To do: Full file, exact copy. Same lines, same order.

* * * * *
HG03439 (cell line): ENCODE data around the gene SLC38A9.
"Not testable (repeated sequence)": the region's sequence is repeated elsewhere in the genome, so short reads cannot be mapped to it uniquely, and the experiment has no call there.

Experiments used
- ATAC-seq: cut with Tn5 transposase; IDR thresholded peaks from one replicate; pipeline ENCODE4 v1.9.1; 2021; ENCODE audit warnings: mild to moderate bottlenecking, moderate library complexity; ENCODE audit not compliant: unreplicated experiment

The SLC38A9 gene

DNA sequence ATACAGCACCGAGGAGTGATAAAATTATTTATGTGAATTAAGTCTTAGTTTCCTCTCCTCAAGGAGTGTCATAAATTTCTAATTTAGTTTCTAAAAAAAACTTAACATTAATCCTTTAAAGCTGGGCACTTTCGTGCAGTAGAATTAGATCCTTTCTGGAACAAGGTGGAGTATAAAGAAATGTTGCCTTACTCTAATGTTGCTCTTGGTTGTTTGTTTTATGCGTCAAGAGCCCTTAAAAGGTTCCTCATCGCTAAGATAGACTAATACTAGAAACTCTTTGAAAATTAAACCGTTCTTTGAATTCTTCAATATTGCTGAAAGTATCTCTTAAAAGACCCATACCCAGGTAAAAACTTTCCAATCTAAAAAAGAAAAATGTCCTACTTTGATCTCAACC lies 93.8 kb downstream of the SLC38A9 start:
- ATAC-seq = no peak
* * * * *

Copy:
HG03439 (cell line): ENCODE data around the gene SLC38A9.
"Not testable (repeated sequence)": the region's sequence is repeated elsewhere in the genome, so short reads cannot be mapped to it uniquely, and the experiment has no call there.

Experiments used
- ATAC-seq: cut with Tn5 transposase; IDR thresholded peaks from one replicate; pipeline ENCODE4 v1.9.1; 2021; ENCODE audit warnings: mild to moderate bottlenecking, moderate library complexity; ENCODE audit not compliant: unreplicated experiment

The SLC38A9 gene

DNA sequence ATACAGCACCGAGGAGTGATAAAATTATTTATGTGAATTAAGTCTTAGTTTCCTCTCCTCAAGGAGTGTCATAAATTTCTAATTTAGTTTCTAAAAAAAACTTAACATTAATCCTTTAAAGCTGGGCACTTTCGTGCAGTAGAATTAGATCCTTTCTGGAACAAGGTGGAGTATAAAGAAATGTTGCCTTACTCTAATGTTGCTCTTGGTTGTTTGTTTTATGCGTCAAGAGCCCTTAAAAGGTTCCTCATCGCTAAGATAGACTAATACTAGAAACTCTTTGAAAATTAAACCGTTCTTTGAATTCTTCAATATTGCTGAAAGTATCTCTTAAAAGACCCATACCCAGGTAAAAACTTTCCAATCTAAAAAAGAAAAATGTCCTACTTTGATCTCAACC lies 93.8 kb downstream of the SLC38A9 start:
- ATAC-seq = no peak